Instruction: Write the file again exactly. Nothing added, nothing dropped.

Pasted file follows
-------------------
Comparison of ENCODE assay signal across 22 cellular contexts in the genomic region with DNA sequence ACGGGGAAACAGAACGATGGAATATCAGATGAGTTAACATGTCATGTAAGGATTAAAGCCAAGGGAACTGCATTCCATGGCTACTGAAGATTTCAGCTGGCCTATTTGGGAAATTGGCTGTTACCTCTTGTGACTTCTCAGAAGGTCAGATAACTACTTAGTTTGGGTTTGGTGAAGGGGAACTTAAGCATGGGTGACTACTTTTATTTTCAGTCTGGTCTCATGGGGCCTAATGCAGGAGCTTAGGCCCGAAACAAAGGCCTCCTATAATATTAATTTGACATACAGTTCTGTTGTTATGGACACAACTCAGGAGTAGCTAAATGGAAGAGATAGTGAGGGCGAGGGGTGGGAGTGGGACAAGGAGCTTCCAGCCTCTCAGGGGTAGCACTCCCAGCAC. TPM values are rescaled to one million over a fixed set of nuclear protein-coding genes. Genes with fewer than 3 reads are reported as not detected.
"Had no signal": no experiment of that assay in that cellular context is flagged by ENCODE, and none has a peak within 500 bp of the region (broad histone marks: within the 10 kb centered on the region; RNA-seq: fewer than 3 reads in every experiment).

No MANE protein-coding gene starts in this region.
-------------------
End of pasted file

Comparison of ENCODE assay signal across 22 cellular contexts in the genomic region with DNA sequence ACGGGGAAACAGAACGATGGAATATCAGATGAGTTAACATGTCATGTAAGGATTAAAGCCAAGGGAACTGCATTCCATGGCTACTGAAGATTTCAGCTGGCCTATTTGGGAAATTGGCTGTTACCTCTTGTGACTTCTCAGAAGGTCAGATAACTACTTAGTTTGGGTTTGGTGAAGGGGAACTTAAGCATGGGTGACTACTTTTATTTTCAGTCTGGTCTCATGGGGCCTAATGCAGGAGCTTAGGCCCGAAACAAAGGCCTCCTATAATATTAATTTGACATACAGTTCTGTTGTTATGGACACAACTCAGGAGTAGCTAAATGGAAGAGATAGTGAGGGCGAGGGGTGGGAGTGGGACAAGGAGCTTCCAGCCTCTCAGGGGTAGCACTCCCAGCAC. TPM values are rescaled to one million over a fixed set of nuclear protein-coding genes. Genes with fewer than 3 reads are reported as not detected.
"Had no signal": no experiment of that assay in that cellular context is flagged by ENCODE, and none has a peak within 500 bp of the region (broad histone marks: within the 10 kb centered on the region; RNA-seq: fewer than 3 reads in every experiment).

No MANE protein-coding gene starts in this region.